AI Needs Networks – And Networks Need AI

Kevin Casey

July 4, 2024

3 Min Read

Artificial intelligence needs reliable, secure, and lightning-fast networks. But it’s not just a one-way dependency: Modern telecommunications networks increasingly need AI, too.

That was the theme of a recent address given by Calvin Zhao, President of Huawei’s Wireless MAE Product Line, titled: “Bring AI to Networks, Empowering High Level Autonomous Wireless Networks.”

AI has become a major strategic enabler for network operators to achieve autonomous networks, according to Calvin Zhao, and integrating AI into wireless networks is also the optimal way to deal with the increasing complexity of modern wireless networks.

The primary objectives of autonomous networks are “Zero-X” and “Self-X,” as in: zero-wait, zero-touch, and zero-trouble operations, paired with self-configuring, self-healing, and self-optimizing network capabilities.

This represents a considerable change for some legacy networks, but one that must be undertaken to both unlock innovation in the 5.5G – also known as 5G-Advanced – era, but also to solve the scaling complexity facing operators today and in the future. Calvin Zhao described four phases of the evolution to truly autonomous networks, moving from tool-assisted (L1) to partial autonomy (L2) to conditional autonomy (L3) and finally high autonomy (L4) networks that integrate generative AI and other emerging technologies.

AI can be used in many valuable applications that benefit both operators and their customers – and ultimately the bottom line. These span several key categories including: Network operations and maintenance (O&M), customer experience, and green energy savings.

AI-Generated Solutions Simplify O&M

Network O&M has historically been a labor-intensive and inefficient process marked by repetitive manual processes. Troubleshooting, root cause analysis, and repair often requires multiple site visits just to accurately diagnose – much less resolve – issues, along with multiple node checks and redundant communication among different stakeholders and roles (such as O&M engineers, vendor support technicians, and operator experts.)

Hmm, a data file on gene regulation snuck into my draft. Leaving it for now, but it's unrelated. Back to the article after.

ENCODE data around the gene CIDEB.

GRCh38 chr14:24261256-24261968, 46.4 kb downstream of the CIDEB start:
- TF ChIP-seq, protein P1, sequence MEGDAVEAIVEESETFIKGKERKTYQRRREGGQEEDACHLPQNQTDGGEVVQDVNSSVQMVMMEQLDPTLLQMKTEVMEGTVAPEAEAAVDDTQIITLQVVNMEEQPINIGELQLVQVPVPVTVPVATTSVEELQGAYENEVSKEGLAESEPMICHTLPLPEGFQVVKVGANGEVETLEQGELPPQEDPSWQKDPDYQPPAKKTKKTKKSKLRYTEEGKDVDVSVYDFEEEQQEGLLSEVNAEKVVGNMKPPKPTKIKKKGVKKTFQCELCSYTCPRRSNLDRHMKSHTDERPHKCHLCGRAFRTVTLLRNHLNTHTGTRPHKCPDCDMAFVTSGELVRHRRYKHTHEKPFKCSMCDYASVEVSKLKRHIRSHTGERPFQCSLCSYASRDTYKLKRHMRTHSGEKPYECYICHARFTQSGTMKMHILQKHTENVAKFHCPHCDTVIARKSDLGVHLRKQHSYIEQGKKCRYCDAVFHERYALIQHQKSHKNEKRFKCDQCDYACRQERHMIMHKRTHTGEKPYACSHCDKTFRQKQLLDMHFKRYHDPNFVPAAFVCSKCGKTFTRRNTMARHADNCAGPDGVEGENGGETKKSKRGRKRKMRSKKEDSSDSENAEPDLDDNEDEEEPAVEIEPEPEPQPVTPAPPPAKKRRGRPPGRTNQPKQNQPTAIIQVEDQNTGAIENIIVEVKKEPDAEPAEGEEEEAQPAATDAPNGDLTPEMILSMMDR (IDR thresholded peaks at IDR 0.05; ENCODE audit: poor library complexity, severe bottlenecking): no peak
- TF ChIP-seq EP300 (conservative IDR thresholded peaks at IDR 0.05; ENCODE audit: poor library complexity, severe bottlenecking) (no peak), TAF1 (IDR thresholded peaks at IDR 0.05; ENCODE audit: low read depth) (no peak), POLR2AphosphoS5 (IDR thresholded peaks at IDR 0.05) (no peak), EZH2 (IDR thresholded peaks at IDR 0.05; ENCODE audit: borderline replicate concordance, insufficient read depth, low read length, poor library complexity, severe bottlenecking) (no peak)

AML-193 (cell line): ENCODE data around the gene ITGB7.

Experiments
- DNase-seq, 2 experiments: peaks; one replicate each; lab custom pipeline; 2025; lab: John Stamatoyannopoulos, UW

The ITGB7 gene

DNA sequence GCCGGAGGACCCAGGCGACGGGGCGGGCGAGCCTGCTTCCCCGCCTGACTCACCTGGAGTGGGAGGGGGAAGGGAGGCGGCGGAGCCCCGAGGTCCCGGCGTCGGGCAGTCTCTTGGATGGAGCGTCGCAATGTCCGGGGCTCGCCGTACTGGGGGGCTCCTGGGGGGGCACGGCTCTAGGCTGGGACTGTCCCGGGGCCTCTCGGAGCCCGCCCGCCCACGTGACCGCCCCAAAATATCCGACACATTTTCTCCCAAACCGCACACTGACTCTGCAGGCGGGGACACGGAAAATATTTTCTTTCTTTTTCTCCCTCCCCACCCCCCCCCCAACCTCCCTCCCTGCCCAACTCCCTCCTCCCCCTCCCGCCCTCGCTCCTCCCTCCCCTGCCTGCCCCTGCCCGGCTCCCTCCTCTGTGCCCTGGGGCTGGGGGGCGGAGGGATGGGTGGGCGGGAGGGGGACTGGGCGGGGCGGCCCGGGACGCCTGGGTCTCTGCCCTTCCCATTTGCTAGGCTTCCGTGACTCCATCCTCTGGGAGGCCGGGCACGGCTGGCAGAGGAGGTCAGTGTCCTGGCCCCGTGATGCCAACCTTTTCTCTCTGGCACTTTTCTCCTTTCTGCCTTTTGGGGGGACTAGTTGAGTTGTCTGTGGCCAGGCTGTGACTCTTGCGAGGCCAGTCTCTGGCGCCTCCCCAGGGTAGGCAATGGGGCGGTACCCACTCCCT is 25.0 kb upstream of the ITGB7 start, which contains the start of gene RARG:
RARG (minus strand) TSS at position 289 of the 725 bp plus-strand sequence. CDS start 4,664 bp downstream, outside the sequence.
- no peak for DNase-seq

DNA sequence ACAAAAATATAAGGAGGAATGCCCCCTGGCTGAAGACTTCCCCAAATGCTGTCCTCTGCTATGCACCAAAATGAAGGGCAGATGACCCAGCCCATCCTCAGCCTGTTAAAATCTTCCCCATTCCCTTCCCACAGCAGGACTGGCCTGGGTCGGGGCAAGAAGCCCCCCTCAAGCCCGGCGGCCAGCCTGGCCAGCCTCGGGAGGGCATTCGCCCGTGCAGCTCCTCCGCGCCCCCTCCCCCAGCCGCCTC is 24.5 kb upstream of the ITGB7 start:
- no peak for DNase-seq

When AI is integrated with O&M solutions, Huawei says site visits, checks, and communication can be streamlined to a single step for each, thanks to greater precision in identification and diagnosis, leading to more precise troubleshooting and resolution – the technician or O&M engineer can arrive on-site fully prepared, if they’re needed at all. AI-generated O&M solutions can produce 2X faster mean time to resolution (MTTR) speed.

AI-Based Predictive Capabilities Improve Customer Experience

Calvin Zhao used a popular consumer requirement – always-available, high-quality HD video streaming – to illustrate how AI can enhance customer experience as well.

In this scenario, greater network intelligence – based on both historical data and AI-based trend predictions – can automatically provision and configure network resources to ensure excellent HD live streaming experiences.

Streaming a sporting event, for example, might have depended on manual service provisioning with too many blind spots in terms of actual usage trends and requirements, producing a less desirable (720P) experience for viewers. AI enables more precise rate predictions and service provisioning, guaranteeing a 4K HD experience.

AI-Generated Sample Data Facilitates Green Initiatives

Energy utilization and sustainability is a major priority for operators and other stakeholders. This concern will continue to grow as networks expand and become more technologically advanced in the 5.5G era and beyond.

AI-generated sample data can greatly increase and optimize potential energy savings relative to the more limited samples and imprecise energy usage policies generated by non-AI solutions today, according to Calvin Zhao.

These three categories illustrate not just the promise of “networks for AI,” but of “AI for networks” – that is, more intelligent, autonomous networks that simplify O&M, optimize service experience, and increase energy savings.

Calvin Zhao noted that Huawei Wireless Intelligence has had more than 100 business collaborations to date with global carriers, and said the company will continue to explore the evolution of AI technologies and applications in the future – with the goal of bringing AI to networks to unlock even more opportunities than already exist today.

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